• Visit http://www.tourismharrison.com for more information
  • Count on driving one hour north to the Othello Tunnels
  • The Bridal Veil Falls were a short thirty minute drive from the village of Harrison

Moments in Time

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This is a post about a book, but it so much more than that.  It is about humanity, sacrifice, happiness, the meaning of life, parenting, family, appreciation, love, loss and time.  These are the things that I thought about while spending several hours wandering around Chicago’s O’Hare International Airport.

But the book set it off.

After disembarking one flight only to realize I had four hours until the next, I stopped at the first book store on my path and made a purchase.  Little did I know that the story inside would stop me in my tracks and turn my whole world upside down, if only for a moment.  Have you ever found yourself touched by something that completely changed your views or pushed you to think and analyze yourself and your life?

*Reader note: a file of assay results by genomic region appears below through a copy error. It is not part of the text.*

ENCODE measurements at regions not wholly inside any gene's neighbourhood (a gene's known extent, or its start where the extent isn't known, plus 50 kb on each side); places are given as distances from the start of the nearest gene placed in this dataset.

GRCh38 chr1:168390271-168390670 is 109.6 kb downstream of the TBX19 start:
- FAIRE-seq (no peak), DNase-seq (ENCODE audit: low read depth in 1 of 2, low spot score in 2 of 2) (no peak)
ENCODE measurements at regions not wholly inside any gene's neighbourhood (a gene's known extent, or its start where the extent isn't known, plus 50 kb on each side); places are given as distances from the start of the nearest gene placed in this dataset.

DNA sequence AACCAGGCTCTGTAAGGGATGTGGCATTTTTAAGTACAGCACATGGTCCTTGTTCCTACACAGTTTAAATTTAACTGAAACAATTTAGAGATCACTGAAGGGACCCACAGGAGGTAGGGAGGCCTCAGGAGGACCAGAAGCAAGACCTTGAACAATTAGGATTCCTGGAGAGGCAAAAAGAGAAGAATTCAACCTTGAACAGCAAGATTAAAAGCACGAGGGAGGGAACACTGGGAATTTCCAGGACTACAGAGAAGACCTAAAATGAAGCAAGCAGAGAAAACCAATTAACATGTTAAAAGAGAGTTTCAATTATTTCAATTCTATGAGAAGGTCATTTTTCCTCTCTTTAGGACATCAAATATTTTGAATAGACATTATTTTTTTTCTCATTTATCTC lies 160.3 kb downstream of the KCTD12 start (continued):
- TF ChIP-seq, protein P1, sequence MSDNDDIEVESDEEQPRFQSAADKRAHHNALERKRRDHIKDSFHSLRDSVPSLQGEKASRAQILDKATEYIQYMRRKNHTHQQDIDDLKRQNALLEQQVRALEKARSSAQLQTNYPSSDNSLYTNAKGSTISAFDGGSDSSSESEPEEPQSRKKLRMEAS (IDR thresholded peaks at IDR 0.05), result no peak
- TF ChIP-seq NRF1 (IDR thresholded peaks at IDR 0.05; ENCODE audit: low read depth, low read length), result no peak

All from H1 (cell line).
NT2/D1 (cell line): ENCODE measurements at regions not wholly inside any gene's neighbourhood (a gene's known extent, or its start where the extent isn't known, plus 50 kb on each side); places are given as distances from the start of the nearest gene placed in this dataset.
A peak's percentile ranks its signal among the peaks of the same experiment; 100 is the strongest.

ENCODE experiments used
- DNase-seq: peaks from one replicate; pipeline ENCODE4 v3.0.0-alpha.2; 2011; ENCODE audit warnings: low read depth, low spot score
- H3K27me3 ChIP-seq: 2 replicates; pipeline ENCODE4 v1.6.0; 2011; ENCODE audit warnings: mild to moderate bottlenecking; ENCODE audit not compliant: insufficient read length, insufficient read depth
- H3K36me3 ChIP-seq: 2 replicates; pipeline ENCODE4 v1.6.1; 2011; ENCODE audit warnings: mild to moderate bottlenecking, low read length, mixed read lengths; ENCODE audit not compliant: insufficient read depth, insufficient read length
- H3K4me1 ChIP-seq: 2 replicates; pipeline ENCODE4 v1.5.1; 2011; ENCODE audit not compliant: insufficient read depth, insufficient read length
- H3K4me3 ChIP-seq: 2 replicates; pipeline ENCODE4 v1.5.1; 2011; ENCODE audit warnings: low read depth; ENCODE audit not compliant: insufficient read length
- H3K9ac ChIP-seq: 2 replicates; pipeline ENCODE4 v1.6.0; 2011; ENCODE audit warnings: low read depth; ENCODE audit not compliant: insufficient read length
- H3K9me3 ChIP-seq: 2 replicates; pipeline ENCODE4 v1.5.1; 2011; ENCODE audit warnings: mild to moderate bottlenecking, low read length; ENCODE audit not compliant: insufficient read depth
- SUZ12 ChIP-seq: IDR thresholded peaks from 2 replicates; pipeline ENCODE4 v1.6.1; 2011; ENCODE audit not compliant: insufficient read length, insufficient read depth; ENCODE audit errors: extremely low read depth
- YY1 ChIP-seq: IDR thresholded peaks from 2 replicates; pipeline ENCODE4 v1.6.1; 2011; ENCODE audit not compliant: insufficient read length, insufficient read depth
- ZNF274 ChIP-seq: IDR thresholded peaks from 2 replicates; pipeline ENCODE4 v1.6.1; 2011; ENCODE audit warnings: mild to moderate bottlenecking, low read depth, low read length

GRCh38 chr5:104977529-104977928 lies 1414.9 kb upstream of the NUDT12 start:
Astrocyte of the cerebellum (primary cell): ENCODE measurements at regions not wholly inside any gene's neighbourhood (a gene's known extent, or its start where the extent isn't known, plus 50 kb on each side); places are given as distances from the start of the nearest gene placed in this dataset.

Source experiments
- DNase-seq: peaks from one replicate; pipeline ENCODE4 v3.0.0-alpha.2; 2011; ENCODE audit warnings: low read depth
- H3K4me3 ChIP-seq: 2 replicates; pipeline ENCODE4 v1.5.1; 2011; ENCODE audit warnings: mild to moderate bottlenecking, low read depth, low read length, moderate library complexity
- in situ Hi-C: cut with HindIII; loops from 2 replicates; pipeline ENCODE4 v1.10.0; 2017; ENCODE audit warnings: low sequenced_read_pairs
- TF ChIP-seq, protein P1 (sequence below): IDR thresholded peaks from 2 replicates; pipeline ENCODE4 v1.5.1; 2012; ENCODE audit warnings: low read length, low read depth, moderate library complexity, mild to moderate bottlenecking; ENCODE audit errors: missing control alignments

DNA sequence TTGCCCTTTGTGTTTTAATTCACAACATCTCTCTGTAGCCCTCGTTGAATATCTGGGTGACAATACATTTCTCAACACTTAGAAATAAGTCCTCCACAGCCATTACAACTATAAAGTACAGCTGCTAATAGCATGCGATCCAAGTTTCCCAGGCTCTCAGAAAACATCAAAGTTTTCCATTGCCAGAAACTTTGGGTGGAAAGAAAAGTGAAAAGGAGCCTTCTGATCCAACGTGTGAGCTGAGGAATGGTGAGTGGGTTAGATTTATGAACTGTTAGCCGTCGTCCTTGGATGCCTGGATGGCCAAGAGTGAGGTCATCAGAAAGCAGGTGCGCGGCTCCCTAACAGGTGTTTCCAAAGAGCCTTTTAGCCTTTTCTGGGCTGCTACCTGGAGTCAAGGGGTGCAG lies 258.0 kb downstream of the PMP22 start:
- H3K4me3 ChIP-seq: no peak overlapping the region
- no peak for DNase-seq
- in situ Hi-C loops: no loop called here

What this story did for me might not be the same for you.  I was starved for emotional and sincere connections having just spent a week with colleagues who only offered surface conversation.  The narrative of the book and the moral implications went far beyond entertainment for me.

What amazes me most is that someone created this.  Whether it be artwork, literature, film, a play, song, or any other form of human expression, someone had to pour their emotions and creativity out and expose themselves for who they are so that collectively, we as a whole can partake in that feeling.  It must take a lot of courage to do this.

I gazed at the art I passed along the way, thoughtfully appreciating it.  Hurried travellers whizzed by, as I photographed what I saw.  I know I’ve been that person before, time is not always on our side.  I found myself crying over the slightest thought or because of another human interaction I witnessed.  These were not tears of sadness, these were tears of joy and awe of life itself.